Kel Keller will break your heart. The second of two narrators in Heft, Kel is a high school senior with a secret—his mother, who’s raised him single-handedly, is rarely able to leave the house. He often comes home to find her passed out on the floor, a bottle of alcohol nearby, and he has taken over such normally adult actions as paying the bills, to avoid having the electricity cut off. But his mother has managed to enroll him in an out-of-district high school, where Kel is unlike his comfortably well-off classmates.
A fundamentally nice and decent kid, Kel recognizes that his popularity is a gift that he didn’t earn, and that his mother was not given it. He learns to downplay his origins at school, protecting his mother while struggling with anger towards her. One fateful night when he comes home late after working on an after-school project, he finds she’s combined pills and alcohol and is barely breathing. Even this he tries to keep secret, leaving her at the hospital and going to stay with a school friend, where he is given his own room and shower and a lot of sympathy whispered about in not-quite-low-enough voices.
Heft opens in the voice of Arthur Opp, who weighs 550 pounds and has not left the house in a decade. He lives in a beautiful brownstone in New York, has everything delivered to the house, and takes out the garbage by standing in an open doorway and tossing bags of trash to the sidewalk below.
Years earlier, he was a professor and had a mild sort of affair with a former student, Charlene, which ended up in his getting disciplined. His response was to absolutely drop out of life, even though he’d done nothing wrong, and stay in his house, eating more every day. The two of them wrote letters for years, and then lost touch. He’s thrilled when she calls him out of the blue with an appeal for help, although it also panics him. He decides to tell her the truth about himself, and in response, she sends him a letter with a picture of her son, Kel. In hope of seeing her again, he hires a house-cleaner and lets someone into his life, just a little bit, for the first time in a very long time. Meanwhile, Charlene has left Kel a letter, telling him about Arthur.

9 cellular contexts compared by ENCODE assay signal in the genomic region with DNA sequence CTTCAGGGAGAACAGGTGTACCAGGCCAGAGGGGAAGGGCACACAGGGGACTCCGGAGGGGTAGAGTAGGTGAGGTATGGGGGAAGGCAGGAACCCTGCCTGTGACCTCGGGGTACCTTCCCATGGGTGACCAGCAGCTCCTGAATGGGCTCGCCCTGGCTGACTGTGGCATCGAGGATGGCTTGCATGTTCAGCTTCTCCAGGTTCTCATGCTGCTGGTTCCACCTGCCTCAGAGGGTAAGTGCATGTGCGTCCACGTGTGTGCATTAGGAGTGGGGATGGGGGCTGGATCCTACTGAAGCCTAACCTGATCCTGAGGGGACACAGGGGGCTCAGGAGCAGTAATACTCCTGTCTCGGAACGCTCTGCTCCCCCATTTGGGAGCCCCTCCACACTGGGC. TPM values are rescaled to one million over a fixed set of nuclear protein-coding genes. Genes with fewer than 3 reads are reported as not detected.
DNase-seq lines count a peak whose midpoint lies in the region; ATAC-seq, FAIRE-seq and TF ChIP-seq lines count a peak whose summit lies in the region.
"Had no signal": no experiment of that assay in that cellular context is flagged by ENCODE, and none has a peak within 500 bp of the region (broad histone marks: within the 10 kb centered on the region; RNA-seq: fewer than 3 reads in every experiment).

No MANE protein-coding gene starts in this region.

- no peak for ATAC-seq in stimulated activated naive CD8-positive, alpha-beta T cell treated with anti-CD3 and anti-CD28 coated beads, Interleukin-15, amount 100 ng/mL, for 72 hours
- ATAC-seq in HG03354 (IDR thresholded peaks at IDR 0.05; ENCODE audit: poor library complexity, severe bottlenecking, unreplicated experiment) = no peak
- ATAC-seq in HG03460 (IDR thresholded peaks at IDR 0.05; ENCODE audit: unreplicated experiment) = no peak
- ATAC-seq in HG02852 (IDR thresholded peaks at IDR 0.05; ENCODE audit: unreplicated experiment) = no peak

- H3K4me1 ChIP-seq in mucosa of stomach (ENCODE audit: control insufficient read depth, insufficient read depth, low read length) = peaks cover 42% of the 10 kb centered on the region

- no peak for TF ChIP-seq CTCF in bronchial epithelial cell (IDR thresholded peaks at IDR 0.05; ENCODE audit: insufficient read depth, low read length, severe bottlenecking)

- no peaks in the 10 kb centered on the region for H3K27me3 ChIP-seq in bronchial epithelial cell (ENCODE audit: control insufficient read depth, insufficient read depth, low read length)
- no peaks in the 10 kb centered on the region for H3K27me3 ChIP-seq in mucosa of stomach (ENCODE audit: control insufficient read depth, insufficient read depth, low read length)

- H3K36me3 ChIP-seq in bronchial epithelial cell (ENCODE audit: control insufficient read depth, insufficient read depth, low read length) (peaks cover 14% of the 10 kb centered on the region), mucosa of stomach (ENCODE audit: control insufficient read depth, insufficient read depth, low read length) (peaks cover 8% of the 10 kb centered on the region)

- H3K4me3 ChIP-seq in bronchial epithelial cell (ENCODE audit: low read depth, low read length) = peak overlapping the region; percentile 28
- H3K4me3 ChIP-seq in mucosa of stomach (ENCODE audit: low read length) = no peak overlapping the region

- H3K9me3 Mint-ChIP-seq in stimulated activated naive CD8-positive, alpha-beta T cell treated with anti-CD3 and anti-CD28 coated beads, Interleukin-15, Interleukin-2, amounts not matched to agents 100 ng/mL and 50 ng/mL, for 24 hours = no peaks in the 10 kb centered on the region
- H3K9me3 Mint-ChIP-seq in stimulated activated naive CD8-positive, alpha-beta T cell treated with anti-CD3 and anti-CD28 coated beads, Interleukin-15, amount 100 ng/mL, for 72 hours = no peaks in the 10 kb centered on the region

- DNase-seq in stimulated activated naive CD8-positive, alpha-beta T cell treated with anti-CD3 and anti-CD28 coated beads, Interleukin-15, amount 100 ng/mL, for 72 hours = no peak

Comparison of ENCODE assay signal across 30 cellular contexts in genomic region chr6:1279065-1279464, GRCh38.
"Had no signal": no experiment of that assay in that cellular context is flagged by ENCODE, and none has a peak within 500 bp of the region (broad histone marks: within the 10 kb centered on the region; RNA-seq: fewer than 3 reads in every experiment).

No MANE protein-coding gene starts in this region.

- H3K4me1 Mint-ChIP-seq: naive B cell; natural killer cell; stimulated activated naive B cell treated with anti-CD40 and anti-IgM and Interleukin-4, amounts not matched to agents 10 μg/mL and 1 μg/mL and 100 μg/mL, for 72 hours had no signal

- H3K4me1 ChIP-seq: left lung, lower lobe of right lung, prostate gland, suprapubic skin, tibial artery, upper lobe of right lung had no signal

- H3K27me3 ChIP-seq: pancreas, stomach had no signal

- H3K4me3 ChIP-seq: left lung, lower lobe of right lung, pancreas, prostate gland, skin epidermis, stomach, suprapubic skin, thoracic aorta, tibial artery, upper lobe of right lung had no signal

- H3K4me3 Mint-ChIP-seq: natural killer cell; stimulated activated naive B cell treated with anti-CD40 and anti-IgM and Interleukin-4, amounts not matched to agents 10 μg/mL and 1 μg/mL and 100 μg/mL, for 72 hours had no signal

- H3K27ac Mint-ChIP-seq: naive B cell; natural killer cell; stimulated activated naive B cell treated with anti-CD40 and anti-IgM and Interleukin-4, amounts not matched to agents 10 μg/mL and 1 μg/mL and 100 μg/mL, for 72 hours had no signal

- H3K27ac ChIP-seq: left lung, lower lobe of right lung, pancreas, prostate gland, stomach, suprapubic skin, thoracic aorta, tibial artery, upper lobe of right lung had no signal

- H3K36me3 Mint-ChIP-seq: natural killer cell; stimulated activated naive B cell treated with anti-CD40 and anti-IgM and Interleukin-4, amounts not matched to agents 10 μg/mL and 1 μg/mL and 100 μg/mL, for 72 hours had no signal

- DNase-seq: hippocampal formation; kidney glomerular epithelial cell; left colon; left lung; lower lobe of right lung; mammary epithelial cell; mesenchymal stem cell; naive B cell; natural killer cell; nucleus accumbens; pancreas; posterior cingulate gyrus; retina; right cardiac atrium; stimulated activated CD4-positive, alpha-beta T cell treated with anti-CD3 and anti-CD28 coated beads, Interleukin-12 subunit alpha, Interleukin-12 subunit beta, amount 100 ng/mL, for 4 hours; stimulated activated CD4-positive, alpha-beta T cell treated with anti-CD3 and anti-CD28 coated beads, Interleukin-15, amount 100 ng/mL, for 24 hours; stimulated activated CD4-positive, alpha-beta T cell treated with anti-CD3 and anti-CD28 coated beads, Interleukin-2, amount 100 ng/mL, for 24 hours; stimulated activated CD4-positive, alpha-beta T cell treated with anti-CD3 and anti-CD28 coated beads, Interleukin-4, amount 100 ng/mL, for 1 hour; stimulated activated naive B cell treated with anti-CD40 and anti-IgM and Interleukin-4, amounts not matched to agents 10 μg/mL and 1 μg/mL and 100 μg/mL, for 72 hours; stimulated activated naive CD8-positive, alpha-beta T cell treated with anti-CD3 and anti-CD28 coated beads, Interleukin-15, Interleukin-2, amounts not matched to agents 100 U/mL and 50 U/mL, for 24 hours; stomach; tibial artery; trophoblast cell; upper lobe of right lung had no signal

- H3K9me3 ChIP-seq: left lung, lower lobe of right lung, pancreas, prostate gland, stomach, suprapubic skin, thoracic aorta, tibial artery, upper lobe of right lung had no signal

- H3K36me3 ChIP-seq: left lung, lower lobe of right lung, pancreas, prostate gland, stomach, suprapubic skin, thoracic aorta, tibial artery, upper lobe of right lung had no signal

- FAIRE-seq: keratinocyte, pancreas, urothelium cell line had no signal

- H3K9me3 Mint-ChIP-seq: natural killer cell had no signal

Have I made this book sound depressing? It isn’t. It is pretty close to perfect, presenting a realistic slice of life, characters you relate to and care about, hints of hope and redemption without it being saccharine and unrealistic.
I was at one point an aspiring writer (of fiction, that is). I gave up when I realized how much work it is to actually come up with a plot, but I well remember “them” telling me in writing classes, “Write what you know.” And I obliging did, writing about college students looking for housing or tormented, angst-filled young women with curly hair trying to figure out life. I’ve seen a picture of Liz Moore and she is neither 500 pounds nor a blonde high school baseball star. Of course neither am I. But the voices feel pitch-perfect to me. Heft is a gorgeous book. I loved the characters even when they frustrated me. Moore’s a great writer, and I thoroughly enjoyed this book. I highly, highly recommend it.
Elizabeth may not write fiction, but she’s gotten pretty decent at describing the events of her life. Read more at her blog Planet Nomad.